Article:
The biochemical bases of muscle fatigue in McArdle disease are not fully understood and a reduction in sodium-phosphate ATPases has been described as a possible cause of fatigability in McArdle disease [32]. As mentioned above, SERCA1 downregulation may also participate in the early fatigue that McArdle patients experience during exercise [3]. The reduction in both ATPases could also be related, since a preferential glycogenolytic energy supply and close membrane localization has been proposed to exist between the glycolytic enzymes and these channels [33]. Although SERCA1 is not present in muscle GP complexes, some reports provided evidence that they are located in close proximity. Meyer and coworkers [34] isolated protein-glycogen complexes and found glycogen particles and enzymes related with glycogen metabolism, among them GP, in the light fraction, and elements of the SR characterized by strong ATPase activity in the heavy fraction. Other authors reported the presence of SR in the sarcomeric I band, where glycogen deposits are located, and where glycogen is markedly reduced during muscle activity [35]. Moreover, calcium uptake in the SR can be supported solely through enzymatic breakdown of glycogen by GP [35], [36].

The main findings of our study are schematized in Figure 5. In summary, our results suggest that the absence of GP in McArdle patients may result in down-regulation of two control points in the metabolism of skeletal muscles, i.e. (i) SERCA1 protein levels and phosphorylation and (ii) the amount of GS. SERCA1 downregulation in patients could result in impaired calcium transport in type II muscle fibers, leading to early fatigability. On the other hand, the muscle of McArdle patients shows a shift towards inactive GS forms, protecting these patients from the occurrence of muscle glycogen overload. Some contributors to GS inactivation can be the deregulation of protein complexes GP-GS and the high glycogen accumulation in skeletal muscle. Overall, this study shows the existence of a link between muscle GP, muscle contraction-relaxation, and glycogen synthesis that may have a primary role in the pathophysiological events occurring in this disorder.

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Figure 5. Schematic representation of the main findings and conclusions (in grey squares) of our study with regard to the pathophysiology of McArdle disease.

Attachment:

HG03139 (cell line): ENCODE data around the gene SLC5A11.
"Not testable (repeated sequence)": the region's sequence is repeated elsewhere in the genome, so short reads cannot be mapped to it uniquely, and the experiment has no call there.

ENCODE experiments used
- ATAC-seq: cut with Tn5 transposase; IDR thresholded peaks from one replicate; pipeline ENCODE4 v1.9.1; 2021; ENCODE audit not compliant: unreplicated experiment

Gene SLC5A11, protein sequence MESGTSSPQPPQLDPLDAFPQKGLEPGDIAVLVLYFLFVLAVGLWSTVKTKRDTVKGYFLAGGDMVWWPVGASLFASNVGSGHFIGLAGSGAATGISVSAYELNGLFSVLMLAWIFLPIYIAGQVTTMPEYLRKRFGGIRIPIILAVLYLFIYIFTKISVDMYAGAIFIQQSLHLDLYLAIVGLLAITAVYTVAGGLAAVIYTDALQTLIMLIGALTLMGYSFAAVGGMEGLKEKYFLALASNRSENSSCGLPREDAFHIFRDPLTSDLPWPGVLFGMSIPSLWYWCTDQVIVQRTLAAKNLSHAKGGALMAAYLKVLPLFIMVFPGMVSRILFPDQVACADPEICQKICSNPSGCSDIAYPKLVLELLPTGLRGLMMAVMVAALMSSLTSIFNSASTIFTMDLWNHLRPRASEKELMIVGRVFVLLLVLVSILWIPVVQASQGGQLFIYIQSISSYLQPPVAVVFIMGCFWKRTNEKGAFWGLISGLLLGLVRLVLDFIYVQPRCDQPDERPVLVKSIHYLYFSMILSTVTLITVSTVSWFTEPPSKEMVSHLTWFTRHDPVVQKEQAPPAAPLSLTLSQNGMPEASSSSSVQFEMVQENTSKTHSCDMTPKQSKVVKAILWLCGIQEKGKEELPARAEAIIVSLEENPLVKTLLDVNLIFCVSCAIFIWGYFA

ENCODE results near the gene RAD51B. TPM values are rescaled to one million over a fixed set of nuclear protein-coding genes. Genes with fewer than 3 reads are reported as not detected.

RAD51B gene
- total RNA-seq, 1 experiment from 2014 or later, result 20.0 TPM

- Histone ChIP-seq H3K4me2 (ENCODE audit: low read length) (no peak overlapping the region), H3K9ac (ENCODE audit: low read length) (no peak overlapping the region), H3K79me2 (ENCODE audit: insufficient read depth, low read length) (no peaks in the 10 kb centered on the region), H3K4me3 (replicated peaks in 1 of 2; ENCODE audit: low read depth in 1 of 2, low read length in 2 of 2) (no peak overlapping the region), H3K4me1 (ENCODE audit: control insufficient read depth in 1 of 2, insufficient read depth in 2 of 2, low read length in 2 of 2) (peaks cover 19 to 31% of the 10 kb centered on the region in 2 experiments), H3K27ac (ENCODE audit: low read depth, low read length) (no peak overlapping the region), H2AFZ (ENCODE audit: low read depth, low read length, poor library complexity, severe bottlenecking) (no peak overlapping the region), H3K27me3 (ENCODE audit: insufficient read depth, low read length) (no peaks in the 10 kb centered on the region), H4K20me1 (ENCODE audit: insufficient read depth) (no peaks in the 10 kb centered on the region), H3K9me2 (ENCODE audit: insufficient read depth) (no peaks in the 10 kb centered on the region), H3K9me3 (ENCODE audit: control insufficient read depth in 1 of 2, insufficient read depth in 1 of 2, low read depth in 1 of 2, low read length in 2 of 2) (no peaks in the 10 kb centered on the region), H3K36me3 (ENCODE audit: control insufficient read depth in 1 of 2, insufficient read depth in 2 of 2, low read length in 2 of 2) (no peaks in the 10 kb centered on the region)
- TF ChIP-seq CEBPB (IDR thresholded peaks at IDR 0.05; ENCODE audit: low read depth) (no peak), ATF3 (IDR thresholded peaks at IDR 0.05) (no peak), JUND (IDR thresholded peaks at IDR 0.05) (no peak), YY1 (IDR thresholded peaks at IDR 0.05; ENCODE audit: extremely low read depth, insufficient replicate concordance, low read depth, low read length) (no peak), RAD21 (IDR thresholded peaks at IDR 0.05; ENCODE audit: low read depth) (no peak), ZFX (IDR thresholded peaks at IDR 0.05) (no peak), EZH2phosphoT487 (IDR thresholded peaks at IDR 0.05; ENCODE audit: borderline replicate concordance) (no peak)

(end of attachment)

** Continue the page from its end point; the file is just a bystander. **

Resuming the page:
Abbreviations: GS (glycogen synthase), GP [glycogen phosphorylase, muscle isoform (myophosphorylase)], SERCA1 (sarcoplasmic reticulum Ca2+-ATPase 1).

http://dx.doi.org/10.1371/journal.pone.0031718.g005

Supporting Information

Table S1.

Genes studied in the customized low density array. The genes of study are classified in groups depending on their role in muscle function: 1 = metabolism; 2 = membrane transport; 3 = mitochondrial function/biogenesis and dynamics; 4 = maintainance of cytoskeleton; 5 = contractile function; 6 = control of muscle growth; 7 = neuromuscular transmission; 8 = anti-stress protection; 9 = inflammation; 10 = cell death; 11 = calcium reuptake in sarcoplasmic reticulum; 12 = housekeeping gene.

doi:10.1371/journal.pone.0031718.s001

(DOC)

Table S2.

Genes with statistically significant differential expression (p<0.05) between patients and controls.

doi:10.1371/journal.pone.0031718.s002

(DOC)

Acknowledgments

We thank Dr. Andrea Martinuzzi, who kindly provided the antibody against skeletal muscle glycogen phosphorylase, the Unitat d'Estadística and Bioinformatica from Institut de Recerca Vall d'Hebron for their support in the statistical analysis and Michael Terry for his English Language assistance.

Author Contributions

Conceived and designed the experiments: GNG ICG MAM YC EGA ALA. Performed the experiments: GNG ICG JCR MC YC JTT CFL. Analyzed the data: GNG ICG JCR MAM EGA. Contributed reagents/materials/analysis tools: AL MAM. Wrote the paper: GNG JA AL EGA ALA.